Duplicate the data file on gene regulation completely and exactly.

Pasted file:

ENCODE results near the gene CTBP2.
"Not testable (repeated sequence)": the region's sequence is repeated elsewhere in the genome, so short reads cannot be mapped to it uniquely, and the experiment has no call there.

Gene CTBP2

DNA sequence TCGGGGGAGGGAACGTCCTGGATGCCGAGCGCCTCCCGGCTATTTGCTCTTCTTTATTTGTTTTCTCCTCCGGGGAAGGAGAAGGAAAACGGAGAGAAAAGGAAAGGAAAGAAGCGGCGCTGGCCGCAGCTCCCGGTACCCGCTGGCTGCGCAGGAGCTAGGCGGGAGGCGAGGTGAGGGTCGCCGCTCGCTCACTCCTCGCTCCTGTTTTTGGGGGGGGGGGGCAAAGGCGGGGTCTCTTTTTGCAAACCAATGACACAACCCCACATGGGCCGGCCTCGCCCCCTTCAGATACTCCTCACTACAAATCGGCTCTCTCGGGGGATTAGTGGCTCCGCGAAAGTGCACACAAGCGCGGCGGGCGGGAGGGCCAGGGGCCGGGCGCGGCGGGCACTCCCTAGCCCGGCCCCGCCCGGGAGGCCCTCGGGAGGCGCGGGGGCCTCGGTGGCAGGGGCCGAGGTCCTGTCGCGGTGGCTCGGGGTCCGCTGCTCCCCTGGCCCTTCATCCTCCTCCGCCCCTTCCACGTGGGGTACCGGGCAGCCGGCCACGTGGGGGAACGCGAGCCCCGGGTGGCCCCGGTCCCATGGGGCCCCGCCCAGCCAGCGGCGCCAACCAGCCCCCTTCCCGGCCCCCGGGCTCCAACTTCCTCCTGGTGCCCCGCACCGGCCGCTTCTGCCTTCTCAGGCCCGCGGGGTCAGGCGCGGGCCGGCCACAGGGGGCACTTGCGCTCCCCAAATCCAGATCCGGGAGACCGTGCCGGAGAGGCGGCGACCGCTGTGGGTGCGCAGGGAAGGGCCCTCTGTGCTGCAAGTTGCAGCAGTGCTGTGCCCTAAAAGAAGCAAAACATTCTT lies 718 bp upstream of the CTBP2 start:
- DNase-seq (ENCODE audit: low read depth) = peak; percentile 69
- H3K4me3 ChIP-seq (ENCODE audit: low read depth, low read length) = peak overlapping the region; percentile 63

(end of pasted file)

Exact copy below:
ENCODE results near the gene CTBP2.
"Not testable (repeated sequence)": the region's sequence is repeated elsewhere in the genome, so short reads cannot be mapped to it uniquely, and the experiment has no call there.

Gene CTBP2

DNA sequence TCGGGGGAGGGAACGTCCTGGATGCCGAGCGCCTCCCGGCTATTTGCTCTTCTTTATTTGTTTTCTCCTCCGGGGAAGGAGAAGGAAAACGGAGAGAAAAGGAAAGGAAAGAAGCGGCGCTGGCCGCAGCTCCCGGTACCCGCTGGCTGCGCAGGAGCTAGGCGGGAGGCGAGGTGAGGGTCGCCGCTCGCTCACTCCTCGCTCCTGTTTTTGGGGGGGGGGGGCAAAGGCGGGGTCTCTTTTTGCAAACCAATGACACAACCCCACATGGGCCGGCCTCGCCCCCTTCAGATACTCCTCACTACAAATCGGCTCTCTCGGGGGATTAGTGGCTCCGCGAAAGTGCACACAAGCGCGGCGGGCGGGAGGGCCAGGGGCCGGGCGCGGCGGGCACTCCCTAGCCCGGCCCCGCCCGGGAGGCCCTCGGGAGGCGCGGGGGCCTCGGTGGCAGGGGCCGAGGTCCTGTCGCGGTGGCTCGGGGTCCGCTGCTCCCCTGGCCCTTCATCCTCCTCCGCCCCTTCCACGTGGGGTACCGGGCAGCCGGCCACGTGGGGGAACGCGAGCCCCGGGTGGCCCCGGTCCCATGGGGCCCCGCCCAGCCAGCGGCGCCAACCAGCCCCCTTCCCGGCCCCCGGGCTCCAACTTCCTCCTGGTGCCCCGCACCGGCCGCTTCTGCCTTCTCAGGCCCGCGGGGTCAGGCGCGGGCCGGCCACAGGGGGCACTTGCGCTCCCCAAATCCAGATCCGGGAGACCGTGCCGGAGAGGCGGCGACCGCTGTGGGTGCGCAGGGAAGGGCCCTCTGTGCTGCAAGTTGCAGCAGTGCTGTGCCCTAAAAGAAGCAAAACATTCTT lies 718 bp upstream of the CTBP2 start:
- DNase-seq (ENCODE audit: low read depth) = peak; percentile 69
- H3K4me3 ChIP-seq (ENCODE audit: low read depth, low read length) = peak overlapping the region; percentile 63